As part of a series kicking off this season, we’ll be taking a look each week at the teams and leagues out of the spotlight of Europe’s elite. While the Premier League, La Liga, Bundesliga, Serie A and Ligue 1 grab most of the headlines, we’ll be focusing on some of the other big leagues around the globe.

This week it’s the top flight in Portugal that’s piqued our interest, and a day to forget for Sporting Lisbon defender Sebastian Coates. The Uruguayan ex-Liverpool defender endured a nightmare outing as he conceded three penalties – all of which were scored – and was also sent off in Sporting’s 3-2 defeat to Rio Ave in the Primeira Liga on Saturday.
It got us thinking. Have there been many other players who’ve endured a worse day on the football pitch?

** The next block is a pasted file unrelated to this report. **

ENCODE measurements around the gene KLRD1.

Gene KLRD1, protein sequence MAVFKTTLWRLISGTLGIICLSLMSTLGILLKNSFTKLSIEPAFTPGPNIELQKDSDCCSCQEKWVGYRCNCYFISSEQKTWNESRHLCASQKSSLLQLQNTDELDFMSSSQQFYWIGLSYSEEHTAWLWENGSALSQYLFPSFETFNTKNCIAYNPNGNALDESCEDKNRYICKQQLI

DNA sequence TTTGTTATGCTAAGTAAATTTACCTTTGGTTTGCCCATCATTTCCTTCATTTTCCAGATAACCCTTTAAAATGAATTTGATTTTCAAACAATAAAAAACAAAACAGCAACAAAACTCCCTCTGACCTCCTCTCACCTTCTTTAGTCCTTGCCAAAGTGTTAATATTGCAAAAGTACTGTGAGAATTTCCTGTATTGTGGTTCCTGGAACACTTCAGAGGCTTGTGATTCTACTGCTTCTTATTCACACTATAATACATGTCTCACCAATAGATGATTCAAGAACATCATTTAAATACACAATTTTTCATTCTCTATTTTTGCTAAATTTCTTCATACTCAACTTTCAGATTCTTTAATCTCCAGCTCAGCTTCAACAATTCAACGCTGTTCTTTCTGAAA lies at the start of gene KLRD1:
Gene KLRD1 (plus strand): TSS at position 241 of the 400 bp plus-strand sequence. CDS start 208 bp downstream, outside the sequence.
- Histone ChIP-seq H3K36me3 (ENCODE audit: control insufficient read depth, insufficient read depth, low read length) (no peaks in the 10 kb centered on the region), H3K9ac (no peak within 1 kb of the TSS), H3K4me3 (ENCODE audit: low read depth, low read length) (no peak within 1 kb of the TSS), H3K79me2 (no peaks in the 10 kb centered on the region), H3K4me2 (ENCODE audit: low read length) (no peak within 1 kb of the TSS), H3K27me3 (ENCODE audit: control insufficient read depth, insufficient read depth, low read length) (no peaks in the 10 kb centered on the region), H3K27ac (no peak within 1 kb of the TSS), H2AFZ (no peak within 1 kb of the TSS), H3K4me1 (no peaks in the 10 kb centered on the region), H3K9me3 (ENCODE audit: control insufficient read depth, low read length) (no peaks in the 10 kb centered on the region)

Here’s a look at 10 footballers who are either among the unluckiest players ever or are remembered mostly for all the wrong reasons.
SEBASTIAN COATES

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The 28-year-old centre-back – who scored two goals in 24 appearances for Liverpool between 2011-13 – was playing with fire from just the sixth minute when he was booked for bringing down Mehdi Taremi in the area.
Filipe Augusto scored the penalty to put visitors Rio Ave ahead. Coates probably thought he’d avoided the headline writers’ ire when goals from Bruno Fernandez and Luiz Phellype put Sporting ahead early in the second half.
But rather than breathing a sigh of relief, he will have felt the breath of journalists, as well as everyone else inside the Estadio Jose Alvalade, on his neck when he gave away a second penalty with just four minutes remaining.